A Man Booker shortlisting propels your work to a far larger audience than one could ever dream of, and ultimately all you want as a writer is for people to have the opportunity to read your books.
What is your first novel, The Disappearance of Adèle Bedeau, about?
It’s ostensibly about the disappearance of an enigmatic waitress from the small town of Saint-Louis on the French-Swiss border. But it’s really about the impact this event has on the two central characters, an ill-at-ease loner called Manfred Baumann, and Georges Gorski, a detective haunted by his failure to solve an earlier murder case. Like His Bloody Project, it focuses on the psychology and motivations of the characters.
Tell us a little about how you write – the structure of your average working day.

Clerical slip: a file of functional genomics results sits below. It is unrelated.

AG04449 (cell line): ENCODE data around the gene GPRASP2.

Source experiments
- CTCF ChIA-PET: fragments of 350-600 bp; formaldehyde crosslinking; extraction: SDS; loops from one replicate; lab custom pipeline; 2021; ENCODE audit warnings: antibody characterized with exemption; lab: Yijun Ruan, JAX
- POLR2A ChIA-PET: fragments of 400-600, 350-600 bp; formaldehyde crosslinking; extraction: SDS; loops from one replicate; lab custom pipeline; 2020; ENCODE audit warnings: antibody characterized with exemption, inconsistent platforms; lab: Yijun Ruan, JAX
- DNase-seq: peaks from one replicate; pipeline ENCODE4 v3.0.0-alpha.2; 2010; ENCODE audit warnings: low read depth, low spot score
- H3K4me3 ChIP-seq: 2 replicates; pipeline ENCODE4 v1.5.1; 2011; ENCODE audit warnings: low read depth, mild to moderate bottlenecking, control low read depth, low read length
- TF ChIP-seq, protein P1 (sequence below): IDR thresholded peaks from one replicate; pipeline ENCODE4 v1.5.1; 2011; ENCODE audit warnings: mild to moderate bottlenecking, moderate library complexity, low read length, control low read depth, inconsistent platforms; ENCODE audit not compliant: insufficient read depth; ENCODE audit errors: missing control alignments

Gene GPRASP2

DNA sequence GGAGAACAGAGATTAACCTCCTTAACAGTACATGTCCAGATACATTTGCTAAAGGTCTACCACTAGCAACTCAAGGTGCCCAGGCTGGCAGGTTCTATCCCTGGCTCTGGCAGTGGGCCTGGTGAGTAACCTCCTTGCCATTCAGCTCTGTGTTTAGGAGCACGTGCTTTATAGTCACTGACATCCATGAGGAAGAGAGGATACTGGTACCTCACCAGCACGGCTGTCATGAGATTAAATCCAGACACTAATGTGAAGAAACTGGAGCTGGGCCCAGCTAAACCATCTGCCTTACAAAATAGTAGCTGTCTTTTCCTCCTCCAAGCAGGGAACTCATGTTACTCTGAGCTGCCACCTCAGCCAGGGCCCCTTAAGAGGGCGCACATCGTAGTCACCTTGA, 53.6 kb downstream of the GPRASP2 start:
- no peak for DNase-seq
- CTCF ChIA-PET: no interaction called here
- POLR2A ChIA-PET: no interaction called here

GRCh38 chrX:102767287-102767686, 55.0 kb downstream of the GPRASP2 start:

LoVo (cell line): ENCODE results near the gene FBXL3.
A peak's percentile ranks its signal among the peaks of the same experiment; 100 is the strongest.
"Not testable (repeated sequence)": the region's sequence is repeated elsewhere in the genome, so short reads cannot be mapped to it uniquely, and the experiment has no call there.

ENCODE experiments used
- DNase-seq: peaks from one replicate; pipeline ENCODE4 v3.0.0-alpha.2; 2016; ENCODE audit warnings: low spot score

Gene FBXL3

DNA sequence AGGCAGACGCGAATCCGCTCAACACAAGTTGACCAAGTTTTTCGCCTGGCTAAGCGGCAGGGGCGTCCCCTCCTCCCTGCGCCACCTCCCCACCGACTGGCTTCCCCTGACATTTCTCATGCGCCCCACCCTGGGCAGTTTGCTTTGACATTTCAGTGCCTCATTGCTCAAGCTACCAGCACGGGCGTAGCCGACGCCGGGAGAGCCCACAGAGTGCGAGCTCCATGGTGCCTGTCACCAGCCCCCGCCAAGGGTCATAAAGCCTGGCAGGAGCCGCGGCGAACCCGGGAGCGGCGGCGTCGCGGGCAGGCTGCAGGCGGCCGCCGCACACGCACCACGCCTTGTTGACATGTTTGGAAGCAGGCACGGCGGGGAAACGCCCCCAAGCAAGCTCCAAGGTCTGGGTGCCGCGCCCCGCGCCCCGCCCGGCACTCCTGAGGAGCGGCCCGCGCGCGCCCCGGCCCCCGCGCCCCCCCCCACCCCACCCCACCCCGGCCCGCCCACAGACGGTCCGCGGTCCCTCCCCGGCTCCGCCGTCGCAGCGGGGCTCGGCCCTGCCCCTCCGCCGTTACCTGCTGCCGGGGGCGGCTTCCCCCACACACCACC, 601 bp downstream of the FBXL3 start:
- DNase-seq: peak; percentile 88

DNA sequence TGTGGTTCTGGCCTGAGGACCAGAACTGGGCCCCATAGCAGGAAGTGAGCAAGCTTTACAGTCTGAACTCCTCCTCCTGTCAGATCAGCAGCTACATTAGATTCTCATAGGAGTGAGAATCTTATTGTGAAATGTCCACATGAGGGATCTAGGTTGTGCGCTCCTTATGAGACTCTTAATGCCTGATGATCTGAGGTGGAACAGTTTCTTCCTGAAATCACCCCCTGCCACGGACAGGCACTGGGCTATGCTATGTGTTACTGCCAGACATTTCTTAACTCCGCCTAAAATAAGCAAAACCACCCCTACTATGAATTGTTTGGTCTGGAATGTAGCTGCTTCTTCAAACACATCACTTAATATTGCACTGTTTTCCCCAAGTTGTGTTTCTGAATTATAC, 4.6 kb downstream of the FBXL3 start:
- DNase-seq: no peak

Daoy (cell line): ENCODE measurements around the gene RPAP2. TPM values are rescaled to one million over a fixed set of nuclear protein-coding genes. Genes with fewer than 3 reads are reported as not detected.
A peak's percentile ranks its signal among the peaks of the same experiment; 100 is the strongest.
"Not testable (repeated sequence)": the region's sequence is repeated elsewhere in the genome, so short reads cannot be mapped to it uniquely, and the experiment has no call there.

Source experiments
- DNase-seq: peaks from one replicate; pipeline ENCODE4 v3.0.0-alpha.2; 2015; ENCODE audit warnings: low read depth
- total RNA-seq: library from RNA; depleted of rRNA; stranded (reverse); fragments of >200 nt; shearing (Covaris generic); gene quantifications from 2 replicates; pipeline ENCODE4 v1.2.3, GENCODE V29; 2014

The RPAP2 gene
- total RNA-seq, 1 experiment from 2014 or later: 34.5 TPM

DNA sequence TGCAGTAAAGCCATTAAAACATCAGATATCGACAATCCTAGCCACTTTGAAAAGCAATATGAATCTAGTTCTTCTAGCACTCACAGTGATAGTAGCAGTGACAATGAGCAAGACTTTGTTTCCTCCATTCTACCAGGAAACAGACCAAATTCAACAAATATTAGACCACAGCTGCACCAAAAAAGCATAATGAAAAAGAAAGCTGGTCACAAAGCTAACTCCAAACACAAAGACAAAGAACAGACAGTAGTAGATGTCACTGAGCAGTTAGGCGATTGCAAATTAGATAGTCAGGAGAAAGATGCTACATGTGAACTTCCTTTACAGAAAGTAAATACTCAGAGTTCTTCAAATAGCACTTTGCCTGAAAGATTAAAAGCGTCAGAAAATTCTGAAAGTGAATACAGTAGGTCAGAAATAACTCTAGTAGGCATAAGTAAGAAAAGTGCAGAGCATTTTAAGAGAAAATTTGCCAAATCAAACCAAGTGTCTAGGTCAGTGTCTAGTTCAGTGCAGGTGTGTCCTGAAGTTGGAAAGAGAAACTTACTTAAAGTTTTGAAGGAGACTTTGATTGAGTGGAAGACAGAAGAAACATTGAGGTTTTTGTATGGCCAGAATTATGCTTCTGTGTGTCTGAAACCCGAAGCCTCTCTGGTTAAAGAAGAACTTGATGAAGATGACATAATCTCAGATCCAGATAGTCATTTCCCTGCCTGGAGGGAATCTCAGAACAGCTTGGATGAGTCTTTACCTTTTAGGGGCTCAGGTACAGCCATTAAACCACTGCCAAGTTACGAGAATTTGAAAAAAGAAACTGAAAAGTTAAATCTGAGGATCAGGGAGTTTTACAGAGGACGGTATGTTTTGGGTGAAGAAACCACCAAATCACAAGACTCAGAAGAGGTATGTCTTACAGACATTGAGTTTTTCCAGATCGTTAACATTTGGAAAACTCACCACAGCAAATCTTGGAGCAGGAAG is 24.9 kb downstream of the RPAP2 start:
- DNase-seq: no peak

The first step is to remove myself from all distractions (fridge, kettle, internet). This generally means going to a library.
Second step is to stare into space for some hours, during which time I work myself into a healthy fug of self-loathing.
Third step is to attempt to switch off my brain. The brain is my enemy: full of dark, self-defeating thoughts that are not conducive to creativity. Then with the clock ticking down, I launch into a frenzy of activity which will generally not last for more than two or three hours – ample time to write 1,000 words or more. At which point, I will feel that all is right with the world. At least until the next day.
His Bloody Project is available now from Contraband. The winner of the Man Booker Prize is announced on 25 October. Good luck Graeme – our fingers are crossed for you!